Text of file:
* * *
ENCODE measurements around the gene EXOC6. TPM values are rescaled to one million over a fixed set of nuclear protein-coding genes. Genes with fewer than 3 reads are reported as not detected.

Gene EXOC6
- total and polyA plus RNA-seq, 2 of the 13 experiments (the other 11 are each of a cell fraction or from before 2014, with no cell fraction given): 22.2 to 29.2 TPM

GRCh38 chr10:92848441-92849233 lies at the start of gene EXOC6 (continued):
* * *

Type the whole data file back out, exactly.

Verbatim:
ENCODE measurements around the gene EXOC6. TPM values are rescaled to one million over a fixed set of nuclear protein-coding genes. Genes with fewer than 3 reads are reported as not detected.

Gene EXOC6
- total and polyA plus RNA-seq, 2 of the 13 experiments (the other 11 are each of a cell fraction or from before 2014, with no cell fraction given): 22.2 to 29.2 TPM

GRCh38 chr10:92848441-92849233 lies at the start of gene EXOC6 (continued):